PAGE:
GALLIPOLIS — Charges were recently dropped against Cynthia Russell, 53, of Bidwell, due to a naming error in a previous law enforcement investigation.
According to Gallia County Prosecutor Jason Holdren, he moved to dismiss charges against Russell without prejudice as she was named in recent indictments erroneously as a suspect by the investigating agency.
Russell’s indictments of trafficking in heroin and possession of heroin have since been dissolved.
“Our job is to pursue truth and justice,” said Holdren. “When we know something has gone awry, it’s imperative that we correct it and that we get to the bottom of it and fix the issue. In this case, we dismissed this matter immediately and we will be taking additional steps to clear Ms. Russell’s name from searchable databases and that sort of thing.”
As part of a 2014 Gallia-Meigs Major Crimes Task Force investigation, the recent 2018 indictment led from the task force investigation into the activities of a Bidwell resident, Misty Baird.
“When you look back at these cases, Misty Baird sold drugs,” said Holdren about charges to which Baird eventually pleaded guilty. “As is the case, oftentimes, when someone sells drugs, they’re not always the person that makes actual transaction. They might set the deals up or might orchestrate the business but not be person (to make a transaction). It was learned that back in 2014, that Misty’s mom (was reportedly) identified as a person helping her traffic in drugs.”
Holdren said that if one looked back at a previous police report date, the task force was just a few months old at the time as well as under a different prosecuting administration. The same Russell recently indicted was named in the previous 2014 report.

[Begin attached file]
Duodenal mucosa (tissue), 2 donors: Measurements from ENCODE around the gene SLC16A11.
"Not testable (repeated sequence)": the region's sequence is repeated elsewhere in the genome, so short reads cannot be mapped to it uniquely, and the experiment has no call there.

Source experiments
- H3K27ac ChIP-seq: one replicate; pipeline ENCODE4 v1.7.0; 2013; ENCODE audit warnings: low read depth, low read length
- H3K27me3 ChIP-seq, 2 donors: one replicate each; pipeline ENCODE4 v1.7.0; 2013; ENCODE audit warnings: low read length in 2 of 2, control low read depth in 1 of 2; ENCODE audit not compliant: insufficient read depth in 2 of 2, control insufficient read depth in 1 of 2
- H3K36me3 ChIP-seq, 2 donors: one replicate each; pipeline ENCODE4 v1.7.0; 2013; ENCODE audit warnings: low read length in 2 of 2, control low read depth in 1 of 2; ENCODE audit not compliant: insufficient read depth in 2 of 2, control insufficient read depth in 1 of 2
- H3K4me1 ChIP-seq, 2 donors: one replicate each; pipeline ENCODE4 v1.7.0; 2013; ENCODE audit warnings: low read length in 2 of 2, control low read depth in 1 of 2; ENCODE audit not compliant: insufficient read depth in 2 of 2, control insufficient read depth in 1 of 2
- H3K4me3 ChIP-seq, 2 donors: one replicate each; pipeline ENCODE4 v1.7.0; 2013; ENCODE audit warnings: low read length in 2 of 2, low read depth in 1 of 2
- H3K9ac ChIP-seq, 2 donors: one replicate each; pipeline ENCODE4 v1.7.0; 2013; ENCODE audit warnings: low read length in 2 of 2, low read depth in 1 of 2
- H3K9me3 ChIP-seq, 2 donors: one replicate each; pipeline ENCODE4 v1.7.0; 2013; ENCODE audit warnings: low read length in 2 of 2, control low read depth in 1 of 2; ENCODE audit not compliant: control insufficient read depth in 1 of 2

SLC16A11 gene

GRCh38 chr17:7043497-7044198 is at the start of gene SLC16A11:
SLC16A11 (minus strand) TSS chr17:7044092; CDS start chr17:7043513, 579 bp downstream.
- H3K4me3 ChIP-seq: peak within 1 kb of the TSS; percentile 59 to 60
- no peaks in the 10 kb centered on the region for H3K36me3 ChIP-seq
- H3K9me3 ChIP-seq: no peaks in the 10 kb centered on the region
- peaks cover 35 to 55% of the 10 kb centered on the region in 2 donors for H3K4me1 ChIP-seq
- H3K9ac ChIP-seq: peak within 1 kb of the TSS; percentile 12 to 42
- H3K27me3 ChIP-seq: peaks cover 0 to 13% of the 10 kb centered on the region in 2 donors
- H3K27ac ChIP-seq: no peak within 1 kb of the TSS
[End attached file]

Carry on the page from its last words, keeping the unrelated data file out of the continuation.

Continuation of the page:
“She was misidentified as Misty Baird’s mom in 2014 by the Gallia-Meigs Major Crimes Task Force,” said Holdren. “Misty goes to prison, gets out of prison and begins selling drugs again. We jump forward to our newer case. A confidential information buys drugs from Misty Dawn Baird, but Misty doesn’t show up to sell the drugs. The CI reports it’s an older woman. At that time, a photograph is shown to this confidential informant. The CI says ‘Yes, that’s the person that sold me the drugs’ and that eroneous identification in 2014 carried through to 2017 and say this older woman is Misty Baird’s mom. That’s who was identified back then.”
Holdren said the agent who had previously made the identification was no longer with the task force, not necessarily due to recent events, but that he had moved onto other efforts in the past. He stressed the task force was only a few months old during the incident in question.
“The task force is a major crimes task force,” said Holdren. “They don’t solely deal with drug cases, but that’s the vast majority of their cases. They deal regularly with confidential informants in both counties.”
As an example, the task force has handled cases which dealt with suspected prostitution in the area and other efforts.
Holdren stated the purpose of the task force was to serve as a tool against organized crime efforts.
“Task force helped with the Rothgeb case where we had (convicted three individuals of abuse of a corpse charges),” said Holdren. “Most of their cases are drug cases. As bad as this is, and misidentifying someone and indicting someone erroneously based on a law enforcement misidentification is inexcusable, it shows we are human. Of the hundreds of cases they process every year, this is the same task force that has worked hundreds of drug cases where we have had favorable results and our community is better for the work they do and the dealers we get off the street.”
Dean Wright can be reached at 740-446-02342, ext. 2103.